California Attorney General Xavier Becerra recently provided important information and resources regarding business bankruptcies and consumer rights amidst the COVID-19 pandemic.
Families, businesses and communities throughout the country are facing unprecedented financial strain as a result of the public health emergency. The economic impact of the pandemic has caused many companies – such as J.C. Penny, J. Crew, Dean & Deluca, Gold’s Gym, Hertz, and California-based businesses such as those that operate the family entertainment center “Boomers!” and the popular children’s camp “Camp Galileo” – to file for bankruptcy. The economic climate continues to be challenging for businesses, and consumers should know their rights during these trying times.
Remember, laws vary from one state to another, so you should check with your state’s attorney general to find out what the law is in your state. Just enter “[name of state] attorney general” in your browser.
“Consumers have rights when a business fails,” said Attorney General Becerra. “Bankruptcy does not grant debtor companies blanket freedom from their commitments and obligations to their customers and creditors. I urge California consumers to know their rights.”
Consumer Bankruptcy Rights
- Are my gift certificates issued by the business now worthless? They shouldn’t be. California law specifically protects gift certificates. Money paid for a gift certificate belongs to you, not the business. (Civ. Code, § 1749.6, subd. (a).) A business must continue to honor your gift certificates, even if it files bankruptcy. (Civ. Code, § 1749.6, subd. (b).)
- What happens to my money if I paid ahead or put down a deposit for something the business hasn’t yet delivered to me? To protect consumers, the Bankruptcy Code provides consumers with a “priority” claim of up to $3,025 for a deposit put down on undelivered consumer products or services. (11 U.S.C. § 507(a)(7).) Although this doesn’t necessarily mean that you will get all your money back from a bankrupt business that closes for good, it does mean that you are generally entitled to be repaid up to $3,025 if a business continues to stay open after bankruptcy. (11 U.S.C. § 1129(a)(9)(B).)
General Bankruptcy Information for Consumers
- If a business that owes money to consumers files for bankruptcy, consumers should consider submitting a “Proof of Claim” in the bankruptcy. This is a simple, three-page form that asks you to provide information about why you are owed money. A template Proof of Claim is available here. If a business is holding consumer deposits at the time it files bankruptcy, consumers who are owed money on account of those deposits should consider checking box 12 (regarding priority claims) and the box next to the phrase “Up to $3,025* of deposits toward purchase, lease, or rental of property or services for personal, family, or household use. 11 U.S.C. § 507(a)(7).”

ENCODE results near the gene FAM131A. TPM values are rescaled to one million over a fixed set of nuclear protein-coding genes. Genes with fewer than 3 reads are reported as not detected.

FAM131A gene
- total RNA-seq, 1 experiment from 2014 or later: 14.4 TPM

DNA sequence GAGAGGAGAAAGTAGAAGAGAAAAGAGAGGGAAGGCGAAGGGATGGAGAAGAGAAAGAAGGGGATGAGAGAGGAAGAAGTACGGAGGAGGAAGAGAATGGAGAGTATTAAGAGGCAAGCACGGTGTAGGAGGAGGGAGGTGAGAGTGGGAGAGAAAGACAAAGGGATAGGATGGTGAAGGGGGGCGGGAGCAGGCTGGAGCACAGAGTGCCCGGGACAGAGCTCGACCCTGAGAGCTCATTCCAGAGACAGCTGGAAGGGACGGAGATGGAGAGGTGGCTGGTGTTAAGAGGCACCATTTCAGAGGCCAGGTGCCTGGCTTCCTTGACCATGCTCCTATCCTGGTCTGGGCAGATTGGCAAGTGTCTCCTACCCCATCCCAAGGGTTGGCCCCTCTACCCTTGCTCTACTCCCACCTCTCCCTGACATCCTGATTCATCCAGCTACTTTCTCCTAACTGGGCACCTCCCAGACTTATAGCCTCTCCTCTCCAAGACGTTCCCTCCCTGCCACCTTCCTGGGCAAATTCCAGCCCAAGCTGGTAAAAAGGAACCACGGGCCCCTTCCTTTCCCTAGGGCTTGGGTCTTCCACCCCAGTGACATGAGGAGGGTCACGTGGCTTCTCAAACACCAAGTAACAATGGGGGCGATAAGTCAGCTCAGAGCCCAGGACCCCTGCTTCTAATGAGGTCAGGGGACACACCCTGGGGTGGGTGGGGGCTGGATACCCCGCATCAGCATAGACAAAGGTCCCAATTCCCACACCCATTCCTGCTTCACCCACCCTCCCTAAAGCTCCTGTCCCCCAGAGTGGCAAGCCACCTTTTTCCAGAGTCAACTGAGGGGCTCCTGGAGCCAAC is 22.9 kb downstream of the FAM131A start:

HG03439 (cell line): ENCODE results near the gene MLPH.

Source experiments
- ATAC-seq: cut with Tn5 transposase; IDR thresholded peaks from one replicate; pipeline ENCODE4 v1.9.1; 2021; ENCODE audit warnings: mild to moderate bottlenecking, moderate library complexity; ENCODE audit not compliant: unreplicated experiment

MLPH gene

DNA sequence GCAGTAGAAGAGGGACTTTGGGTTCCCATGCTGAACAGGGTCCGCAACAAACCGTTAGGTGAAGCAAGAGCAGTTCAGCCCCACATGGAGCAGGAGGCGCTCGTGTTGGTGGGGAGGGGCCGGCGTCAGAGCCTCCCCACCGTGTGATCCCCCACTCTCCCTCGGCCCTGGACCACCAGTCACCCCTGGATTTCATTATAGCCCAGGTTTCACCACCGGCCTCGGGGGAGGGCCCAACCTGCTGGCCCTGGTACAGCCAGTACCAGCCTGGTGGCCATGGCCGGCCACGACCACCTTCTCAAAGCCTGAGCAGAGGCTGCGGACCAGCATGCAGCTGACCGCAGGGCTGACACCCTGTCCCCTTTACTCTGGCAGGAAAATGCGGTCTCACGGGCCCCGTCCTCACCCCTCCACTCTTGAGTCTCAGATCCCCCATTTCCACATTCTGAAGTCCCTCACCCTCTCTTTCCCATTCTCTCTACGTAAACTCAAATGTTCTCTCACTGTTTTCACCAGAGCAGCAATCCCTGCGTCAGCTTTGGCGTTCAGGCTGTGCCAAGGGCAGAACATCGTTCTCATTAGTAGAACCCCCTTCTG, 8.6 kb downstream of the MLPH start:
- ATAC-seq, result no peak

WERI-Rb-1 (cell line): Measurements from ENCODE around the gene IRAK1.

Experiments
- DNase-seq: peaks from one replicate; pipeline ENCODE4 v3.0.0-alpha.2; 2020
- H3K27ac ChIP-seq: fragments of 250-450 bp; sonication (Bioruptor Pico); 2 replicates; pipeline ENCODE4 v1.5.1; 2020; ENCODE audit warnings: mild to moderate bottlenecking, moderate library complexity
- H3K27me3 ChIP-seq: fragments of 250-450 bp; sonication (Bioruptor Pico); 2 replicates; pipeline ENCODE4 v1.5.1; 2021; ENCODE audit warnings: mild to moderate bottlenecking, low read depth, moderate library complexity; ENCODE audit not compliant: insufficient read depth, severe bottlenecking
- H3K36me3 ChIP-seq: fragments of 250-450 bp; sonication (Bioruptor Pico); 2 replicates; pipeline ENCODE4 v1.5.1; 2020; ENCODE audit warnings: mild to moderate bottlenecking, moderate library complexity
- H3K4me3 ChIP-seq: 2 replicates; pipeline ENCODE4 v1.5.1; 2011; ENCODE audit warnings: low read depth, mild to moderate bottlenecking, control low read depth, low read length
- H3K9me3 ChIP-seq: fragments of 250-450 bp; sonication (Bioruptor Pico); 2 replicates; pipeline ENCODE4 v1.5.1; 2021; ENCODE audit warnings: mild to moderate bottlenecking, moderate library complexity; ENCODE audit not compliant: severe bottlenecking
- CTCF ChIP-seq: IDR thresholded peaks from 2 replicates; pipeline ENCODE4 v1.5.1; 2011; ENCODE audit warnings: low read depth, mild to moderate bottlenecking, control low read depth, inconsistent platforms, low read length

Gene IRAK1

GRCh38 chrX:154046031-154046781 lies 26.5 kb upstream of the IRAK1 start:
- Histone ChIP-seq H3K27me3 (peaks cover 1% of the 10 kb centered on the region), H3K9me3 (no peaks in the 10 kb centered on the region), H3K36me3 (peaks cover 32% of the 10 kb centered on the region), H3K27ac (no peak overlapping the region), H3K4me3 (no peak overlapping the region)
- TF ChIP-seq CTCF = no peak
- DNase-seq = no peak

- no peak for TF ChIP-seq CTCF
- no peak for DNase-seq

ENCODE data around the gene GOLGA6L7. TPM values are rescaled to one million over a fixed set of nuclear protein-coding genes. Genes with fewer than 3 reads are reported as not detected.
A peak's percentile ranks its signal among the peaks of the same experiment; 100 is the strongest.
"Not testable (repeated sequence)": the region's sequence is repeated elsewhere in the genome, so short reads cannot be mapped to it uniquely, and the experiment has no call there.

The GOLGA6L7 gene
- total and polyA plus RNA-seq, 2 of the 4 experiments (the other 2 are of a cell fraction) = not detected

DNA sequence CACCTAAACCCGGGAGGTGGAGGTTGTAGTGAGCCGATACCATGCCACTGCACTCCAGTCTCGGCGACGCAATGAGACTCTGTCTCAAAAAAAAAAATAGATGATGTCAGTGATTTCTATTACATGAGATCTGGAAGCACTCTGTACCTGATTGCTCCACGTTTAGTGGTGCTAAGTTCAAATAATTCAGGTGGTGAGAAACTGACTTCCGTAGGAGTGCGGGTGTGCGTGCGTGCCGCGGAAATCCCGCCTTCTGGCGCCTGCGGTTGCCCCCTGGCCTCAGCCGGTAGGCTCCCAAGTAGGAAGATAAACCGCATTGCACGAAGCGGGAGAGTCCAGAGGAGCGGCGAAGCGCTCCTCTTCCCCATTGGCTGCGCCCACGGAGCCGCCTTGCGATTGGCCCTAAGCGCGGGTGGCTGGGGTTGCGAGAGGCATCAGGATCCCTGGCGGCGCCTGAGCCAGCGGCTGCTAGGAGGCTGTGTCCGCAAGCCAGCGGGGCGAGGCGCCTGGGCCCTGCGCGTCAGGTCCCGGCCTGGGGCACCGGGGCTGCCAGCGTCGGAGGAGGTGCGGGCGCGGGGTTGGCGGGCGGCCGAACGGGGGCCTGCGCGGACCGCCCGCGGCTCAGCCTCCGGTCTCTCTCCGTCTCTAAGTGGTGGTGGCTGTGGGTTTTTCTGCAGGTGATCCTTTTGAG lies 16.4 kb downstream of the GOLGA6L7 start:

- Consumers who are owed money may automatically receive bankruptcy notices about deadlines and hearings, but this does not always happen. Bankrupt businesses usually set up websites to provide information to the public about the bankruptcy. These websites often include important information about upcoming dates, allow consumers to file a Proof of Claim, and provide phone numbers and email addresses to seek additional information. An internet search can help locate these websites. For example, you can click the following links to access the websites for the bankruptcies mentioned above: J.C. Penny; J. Crew; Dean & Deluca; Gold’s Gym; Hertz;Boomers!; and Camp Galileo.
Additional Consumer Resources
Information and forms for creditors are provided by the Bankruptcy Courts throughout California; you can find that information here for the Central District (headquartered in Los Angeles), here for the Northern District (headquartered in San Francisco), here for the Southern District (headquartered in San Diego), and here for the Eastern District (headquartered in Sacramento). Resources and help for those without an attorney can be found here for the Central District and here for the Northern District. Please note that due to COVID-19, schedules are subject to change and some courts may be offering remote assistance.
The Attorney General is California’s chief law officer and is charged with representing “the people” of our state, not specific individuals or groups; therefore, he cannot represent or provide legal advice to individuals or groups. If you are interested in seeking pro bono legal services, please visit http://lawhelpca.org and click the “Search for Legal Help” tab at the top of the page.
If you believe that a bankrupt business is not honoring your bankruptcy rights, you may file a complaint with the Attorney General’s office at oag.ca.gov/report.
This consumer alert is also available in Spanish here.